EP: They've receded again; there are not so many of them. It is more hands-on electronics now—using some digital material and other materials to create sound—amplifying them and then treating them either via computer or electronically. There is still a whole range of conventional instruments, not normally used in the conventional way. [Laughs.] They have evolved over hundreds of years, some of them, and they are great for what they do—they produce sound even if you don't do quite what the makers intended! There has been a shift. It is quite evenly balanced, at the moment. I used to get worried at the predominance of electric guitars, but it's a good balance now—usually three or four people using electronics, maybe one or two using amplified instruments, and then a whole range of conventional instruments—a good mix from a sound point of view.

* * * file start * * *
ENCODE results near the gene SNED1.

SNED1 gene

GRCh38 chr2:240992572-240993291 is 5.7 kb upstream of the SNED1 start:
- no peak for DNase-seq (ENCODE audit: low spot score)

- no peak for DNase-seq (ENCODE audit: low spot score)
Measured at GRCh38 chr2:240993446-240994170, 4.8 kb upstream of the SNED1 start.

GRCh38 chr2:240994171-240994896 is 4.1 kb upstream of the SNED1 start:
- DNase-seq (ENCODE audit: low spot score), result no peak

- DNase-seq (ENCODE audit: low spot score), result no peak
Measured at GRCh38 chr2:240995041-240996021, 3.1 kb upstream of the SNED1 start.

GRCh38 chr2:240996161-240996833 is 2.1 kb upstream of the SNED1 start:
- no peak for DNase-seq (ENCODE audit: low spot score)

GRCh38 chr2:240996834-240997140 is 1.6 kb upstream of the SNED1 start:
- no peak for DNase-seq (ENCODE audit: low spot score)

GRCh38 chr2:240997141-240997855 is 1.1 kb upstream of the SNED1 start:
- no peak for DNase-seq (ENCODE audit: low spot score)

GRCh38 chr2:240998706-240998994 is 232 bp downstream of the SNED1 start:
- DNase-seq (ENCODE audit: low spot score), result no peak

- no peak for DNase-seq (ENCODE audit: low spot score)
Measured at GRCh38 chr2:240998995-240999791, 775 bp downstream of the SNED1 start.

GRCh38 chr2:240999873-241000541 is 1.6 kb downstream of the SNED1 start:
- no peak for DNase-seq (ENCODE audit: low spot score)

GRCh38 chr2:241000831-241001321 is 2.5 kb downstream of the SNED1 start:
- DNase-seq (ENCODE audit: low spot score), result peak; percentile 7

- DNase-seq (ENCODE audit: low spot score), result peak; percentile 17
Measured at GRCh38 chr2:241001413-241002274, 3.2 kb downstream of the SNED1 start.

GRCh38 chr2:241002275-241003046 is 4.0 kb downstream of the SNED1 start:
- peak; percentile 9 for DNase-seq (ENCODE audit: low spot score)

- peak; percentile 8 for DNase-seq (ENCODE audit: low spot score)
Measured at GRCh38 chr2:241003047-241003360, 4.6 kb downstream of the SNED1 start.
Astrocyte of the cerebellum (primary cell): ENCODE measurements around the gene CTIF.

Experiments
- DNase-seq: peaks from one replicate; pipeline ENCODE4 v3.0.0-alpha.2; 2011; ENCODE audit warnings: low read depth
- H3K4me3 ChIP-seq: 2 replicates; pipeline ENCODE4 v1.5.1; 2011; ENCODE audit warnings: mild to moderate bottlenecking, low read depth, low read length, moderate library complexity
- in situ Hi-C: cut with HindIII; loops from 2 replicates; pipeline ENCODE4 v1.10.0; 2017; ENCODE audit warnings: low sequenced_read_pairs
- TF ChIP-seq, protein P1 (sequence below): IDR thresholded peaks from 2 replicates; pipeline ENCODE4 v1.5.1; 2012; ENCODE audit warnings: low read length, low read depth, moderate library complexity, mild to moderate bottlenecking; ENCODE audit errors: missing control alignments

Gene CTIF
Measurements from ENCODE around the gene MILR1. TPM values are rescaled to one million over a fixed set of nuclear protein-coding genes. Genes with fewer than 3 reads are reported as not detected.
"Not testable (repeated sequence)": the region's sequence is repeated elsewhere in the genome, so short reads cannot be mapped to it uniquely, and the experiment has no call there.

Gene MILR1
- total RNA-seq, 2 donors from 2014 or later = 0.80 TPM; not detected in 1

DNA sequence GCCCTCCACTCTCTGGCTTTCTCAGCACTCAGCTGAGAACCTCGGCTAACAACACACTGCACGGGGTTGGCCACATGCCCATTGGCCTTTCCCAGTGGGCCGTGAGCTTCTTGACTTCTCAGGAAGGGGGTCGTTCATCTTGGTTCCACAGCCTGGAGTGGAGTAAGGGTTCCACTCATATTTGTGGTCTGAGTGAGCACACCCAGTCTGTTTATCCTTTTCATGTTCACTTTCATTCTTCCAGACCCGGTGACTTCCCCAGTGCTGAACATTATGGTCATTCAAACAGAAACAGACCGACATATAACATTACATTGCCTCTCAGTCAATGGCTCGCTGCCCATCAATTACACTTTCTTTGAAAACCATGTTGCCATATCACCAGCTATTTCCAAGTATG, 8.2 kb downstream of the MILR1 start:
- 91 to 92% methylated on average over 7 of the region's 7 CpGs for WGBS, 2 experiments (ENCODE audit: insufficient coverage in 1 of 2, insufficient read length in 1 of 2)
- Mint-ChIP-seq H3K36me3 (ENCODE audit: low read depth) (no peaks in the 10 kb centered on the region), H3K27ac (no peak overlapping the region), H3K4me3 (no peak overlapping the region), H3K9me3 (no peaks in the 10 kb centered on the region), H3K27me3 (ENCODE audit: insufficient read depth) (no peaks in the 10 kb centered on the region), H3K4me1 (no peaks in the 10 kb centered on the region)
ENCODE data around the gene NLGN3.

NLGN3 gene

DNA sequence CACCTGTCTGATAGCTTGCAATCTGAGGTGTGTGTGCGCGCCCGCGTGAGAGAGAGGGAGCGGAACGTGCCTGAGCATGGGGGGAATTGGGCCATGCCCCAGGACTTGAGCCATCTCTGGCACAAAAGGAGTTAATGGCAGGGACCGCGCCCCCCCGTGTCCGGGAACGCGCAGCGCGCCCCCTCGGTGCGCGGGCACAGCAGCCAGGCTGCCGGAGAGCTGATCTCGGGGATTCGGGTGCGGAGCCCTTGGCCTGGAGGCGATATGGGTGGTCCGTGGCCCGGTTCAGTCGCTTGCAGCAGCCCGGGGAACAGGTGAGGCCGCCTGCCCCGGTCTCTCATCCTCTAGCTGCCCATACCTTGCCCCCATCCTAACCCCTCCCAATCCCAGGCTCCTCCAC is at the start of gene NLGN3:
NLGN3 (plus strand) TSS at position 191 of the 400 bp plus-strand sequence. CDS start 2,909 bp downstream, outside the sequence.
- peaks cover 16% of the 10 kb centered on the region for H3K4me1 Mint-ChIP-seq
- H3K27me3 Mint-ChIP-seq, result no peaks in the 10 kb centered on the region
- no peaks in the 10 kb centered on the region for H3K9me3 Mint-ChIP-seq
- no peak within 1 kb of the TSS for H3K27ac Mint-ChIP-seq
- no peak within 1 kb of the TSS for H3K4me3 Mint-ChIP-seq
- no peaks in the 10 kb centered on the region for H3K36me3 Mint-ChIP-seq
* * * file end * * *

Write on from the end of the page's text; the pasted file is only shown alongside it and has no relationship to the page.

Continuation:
Selected Discography

SUM, Invenio Ergo (Matchless, 2009)
Alexander von Schlippenbach/Eddie Prévost, Blackheath (Matchless, 2008)
Eddie Prévost/Seymour Wright, Gamut (Matchless, 2008)
AMM, Trinity (Matchless, 2008)
Eddie Prévost/Alan Wilkinson/Joe Williamson, Along Came Joe (Matchless, 2006)
Alan Wilkinson/Eddie Prévost, So Are We, So Are We (Matchless, 2006)
Eddie Prévost, Entelechy (Matchless, 2006)
John Butcher/Eddie Prévost, Interworks (Matchless, 2005)
AMM, Norwich (Matchless, 2005)
AMM/MEV, Apogee (Matchless, 2005)
John Tilbury/Eddie Prévost, Discrete Moments (Matchless, 2004)
Evan Parker/Eddie Prévost, Imponderable Evidence (Matchless, 2004)
Eddie Prévost Trio, The Blackbird's Whistle (Matchless, 2004)
Conditions, A Bright Nowhere (Matchless, 2003)
9!, None(-t) (Matchless, 2003)
Christian Woolf, Early Piano Music (Matchless, 2002)
Eddie Prévost, Material Consequences (Matchless, 2002)
AMM, Fine (Matchless, 2001)
AMM, Tunes Without Measure or End (Matchless, 2001)
Eddie Prévost Trio, The Virtue in If (Matchless, 2001)

Photo Credits
Page 1: Eyal Hareuveni

Page 2: Courtesy of BBC Radio 3

Page 4: Theo Eshetu

Page 5: Courtesy of Jazz e Arredores